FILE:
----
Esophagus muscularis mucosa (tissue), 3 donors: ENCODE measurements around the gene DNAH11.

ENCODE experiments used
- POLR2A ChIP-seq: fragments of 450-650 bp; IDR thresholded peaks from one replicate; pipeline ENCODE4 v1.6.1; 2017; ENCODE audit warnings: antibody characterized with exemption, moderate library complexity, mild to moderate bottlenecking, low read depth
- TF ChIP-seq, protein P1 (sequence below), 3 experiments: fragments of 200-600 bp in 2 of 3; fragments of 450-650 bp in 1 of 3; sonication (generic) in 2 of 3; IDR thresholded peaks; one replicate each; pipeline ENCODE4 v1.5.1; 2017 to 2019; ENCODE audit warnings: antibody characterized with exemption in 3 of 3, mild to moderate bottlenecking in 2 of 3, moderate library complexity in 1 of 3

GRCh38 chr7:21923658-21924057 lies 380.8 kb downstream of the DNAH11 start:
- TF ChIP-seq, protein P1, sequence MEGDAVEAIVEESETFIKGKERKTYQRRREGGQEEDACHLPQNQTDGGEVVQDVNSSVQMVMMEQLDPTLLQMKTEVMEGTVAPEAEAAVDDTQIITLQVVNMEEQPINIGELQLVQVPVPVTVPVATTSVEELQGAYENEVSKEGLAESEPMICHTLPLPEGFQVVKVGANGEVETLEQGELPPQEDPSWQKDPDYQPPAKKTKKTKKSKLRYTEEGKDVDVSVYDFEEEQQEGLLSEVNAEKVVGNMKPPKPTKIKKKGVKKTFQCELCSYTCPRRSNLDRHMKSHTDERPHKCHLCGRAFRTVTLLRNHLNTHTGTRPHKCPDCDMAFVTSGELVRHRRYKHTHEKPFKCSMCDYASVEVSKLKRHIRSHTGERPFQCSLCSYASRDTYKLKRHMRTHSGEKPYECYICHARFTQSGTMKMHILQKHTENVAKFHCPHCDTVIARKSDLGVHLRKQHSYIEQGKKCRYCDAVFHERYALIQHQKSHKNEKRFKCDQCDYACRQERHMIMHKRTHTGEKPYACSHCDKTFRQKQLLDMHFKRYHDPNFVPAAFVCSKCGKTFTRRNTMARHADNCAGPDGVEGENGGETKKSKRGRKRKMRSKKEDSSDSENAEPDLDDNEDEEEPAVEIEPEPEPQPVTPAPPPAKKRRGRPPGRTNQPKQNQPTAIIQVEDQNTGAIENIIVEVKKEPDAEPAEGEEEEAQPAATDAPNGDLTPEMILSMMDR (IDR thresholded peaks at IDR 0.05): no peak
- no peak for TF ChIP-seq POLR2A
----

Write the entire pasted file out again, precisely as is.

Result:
Esophagus muscularis mucosa (tissue), 3 donors: ENCODE measurements around the gene DNAH11.

ENCODE experiments used
- POLR2A ChIP-seq: fragments of 450-650 bp; IDR thresholded peaks from one replicate; pipeline ENCODE4 v1.6.1; 2017; ENCODE audit warnings: antibody characterized with exemption, moderate library complexity, mild to moderate bottlenecking, low read depth
- TF ChIP-seq, protein P1 (sequence below), 3 experiments: fragments of 200-600 bp in 2 of 3; fragments of 450-650 bp in 1 of 3; sonication (generic) in 2 of 3; IDR thresholded peaks; one replicate each; pipeline ENCODE4 v1.5.1; 2017 to 2019; ENCODE audit warnings: antibody characterized with exemption in 3 of 3, mild to moderate bottlenecking in 2 of 3, moderate library complexity in 1 of 3

GRCh38 chr7:21923658-21924057 lies 380.8 kb downstream of the DNAH11 start:
- TF ChIP-seq, protein P1, sequence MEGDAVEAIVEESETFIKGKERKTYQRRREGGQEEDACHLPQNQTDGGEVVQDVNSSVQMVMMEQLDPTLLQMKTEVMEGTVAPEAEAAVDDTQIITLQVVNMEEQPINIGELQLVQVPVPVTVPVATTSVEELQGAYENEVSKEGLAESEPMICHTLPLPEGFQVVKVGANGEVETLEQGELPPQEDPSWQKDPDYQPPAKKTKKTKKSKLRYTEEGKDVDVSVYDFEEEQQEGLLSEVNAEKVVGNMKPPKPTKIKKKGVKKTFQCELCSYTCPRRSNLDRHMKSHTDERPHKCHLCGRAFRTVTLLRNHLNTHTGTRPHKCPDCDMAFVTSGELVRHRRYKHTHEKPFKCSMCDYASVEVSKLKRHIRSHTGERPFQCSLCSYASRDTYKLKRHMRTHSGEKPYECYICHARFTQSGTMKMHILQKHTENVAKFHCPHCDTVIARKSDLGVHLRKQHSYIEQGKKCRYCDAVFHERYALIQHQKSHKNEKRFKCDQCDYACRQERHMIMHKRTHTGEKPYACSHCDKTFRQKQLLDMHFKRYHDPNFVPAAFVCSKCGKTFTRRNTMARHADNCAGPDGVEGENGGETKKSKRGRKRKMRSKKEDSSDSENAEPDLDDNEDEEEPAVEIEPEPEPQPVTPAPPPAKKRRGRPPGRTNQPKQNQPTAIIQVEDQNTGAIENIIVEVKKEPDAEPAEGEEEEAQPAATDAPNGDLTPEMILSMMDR (IDR thresholded peaks at IDR 0.05): no peak
- no peak for TF ChIP-seq POLR2A